Saturday, June 11, 2005

Composing the Syllable

Rather than try to visualize some of the 100 plus input methods for the Chinese writing system, it is easier to sort them into categories. This is what I read in There are 3 ways to input Chinese, by encoding, by pronunciation and by the structure of the character.

Now I have to ask outright what does it mean to input by encoding. Is there someone out there that thinks of characters as encodings? Who are these people and what do they do, look up a chart of encodings? Do they suggest that us mere mortals should consider this an input method? Maybe someone will enlighten me and tell me more about the mysteries of code.

Okay, there are two main types of Chinese keyboard input method for the rest of us, by pronuncation or by structure.

Simply put, each Chinese character represents a syllable. Since there are many more Chinese characters or syllables than there are keys on the keyboard, (even considering the shift and alt keys) these syllables must be composed out of smaller components. There are two ways to do this. First by the pronunciation of the syllable and second by the structure or shape of the syllable.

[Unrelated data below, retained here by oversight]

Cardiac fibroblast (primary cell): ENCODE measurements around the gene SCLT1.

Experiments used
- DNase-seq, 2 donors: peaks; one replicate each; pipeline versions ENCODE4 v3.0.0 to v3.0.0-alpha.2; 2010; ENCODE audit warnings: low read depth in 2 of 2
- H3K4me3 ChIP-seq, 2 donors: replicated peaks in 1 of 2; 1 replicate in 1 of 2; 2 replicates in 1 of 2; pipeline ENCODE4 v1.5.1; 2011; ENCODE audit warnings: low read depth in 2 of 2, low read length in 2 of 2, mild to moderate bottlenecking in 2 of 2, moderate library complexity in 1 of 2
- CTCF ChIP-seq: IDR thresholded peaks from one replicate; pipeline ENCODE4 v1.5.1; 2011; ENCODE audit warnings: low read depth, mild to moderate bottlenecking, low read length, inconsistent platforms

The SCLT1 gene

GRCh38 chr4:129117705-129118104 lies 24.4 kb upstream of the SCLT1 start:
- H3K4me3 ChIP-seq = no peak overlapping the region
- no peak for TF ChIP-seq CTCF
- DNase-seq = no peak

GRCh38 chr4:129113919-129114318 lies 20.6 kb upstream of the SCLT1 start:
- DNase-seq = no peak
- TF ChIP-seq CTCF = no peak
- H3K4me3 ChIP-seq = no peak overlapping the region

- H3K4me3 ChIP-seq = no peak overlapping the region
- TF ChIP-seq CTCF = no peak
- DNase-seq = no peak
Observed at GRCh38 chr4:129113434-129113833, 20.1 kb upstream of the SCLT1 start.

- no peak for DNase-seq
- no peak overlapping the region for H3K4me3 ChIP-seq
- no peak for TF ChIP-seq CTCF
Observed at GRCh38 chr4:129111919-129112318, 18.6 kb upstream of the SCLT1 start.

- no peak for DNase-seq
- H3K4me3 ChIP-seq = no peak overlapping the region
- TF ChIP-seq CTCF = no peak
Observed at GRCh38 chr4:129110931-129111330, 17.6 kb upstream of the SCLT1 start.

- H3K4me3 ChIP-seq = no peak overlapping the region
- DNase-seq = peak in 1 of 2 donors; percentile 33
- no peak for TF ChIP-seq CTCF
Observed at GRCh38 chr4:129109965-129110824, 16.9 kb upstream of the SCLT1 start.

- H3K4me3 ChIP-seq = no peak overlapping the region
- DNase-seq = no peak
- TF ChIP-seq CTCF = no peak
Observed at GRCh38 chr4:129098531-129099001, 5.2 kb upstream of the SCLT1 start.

To input by pronunciation, one can use Pinyin, Cantonese Pinyin or Zhuyin, also known as Bopomofo. There are also adaptions of these methods. In these methods each sound, or consonant and vowel, are input separately either by using letters of the Latin alphabet or Bopomofo characters. Since more than one character will match each syllable by pronunciation, a series of characters will be displayed and one must be chosen and confirmed.

To input by structure, the visual features of the character are considered. The strokes or larger components which make up the structure of the character must be analysed in some meaningful way. Older methods were based on radicals and other components of the character like stroke order, number, and direction.

Newer javascript structure-based input methods like Q9 have the advantage of displaying components of the character on the virtual keyboard and the user choses the desired component without having to depend on memory for the correct keystroke. These methods are intuitive and can be used without learning anything about the structure beyond the ablility to discriminate whether a stroke is horizontal, vertical or diagonal. (This is an over simplification but I do want to go to sleep tonight.)

This kind of input, structure-based, is also called glyph-based input since the glyph is the shape or structure of the visual image of the character.


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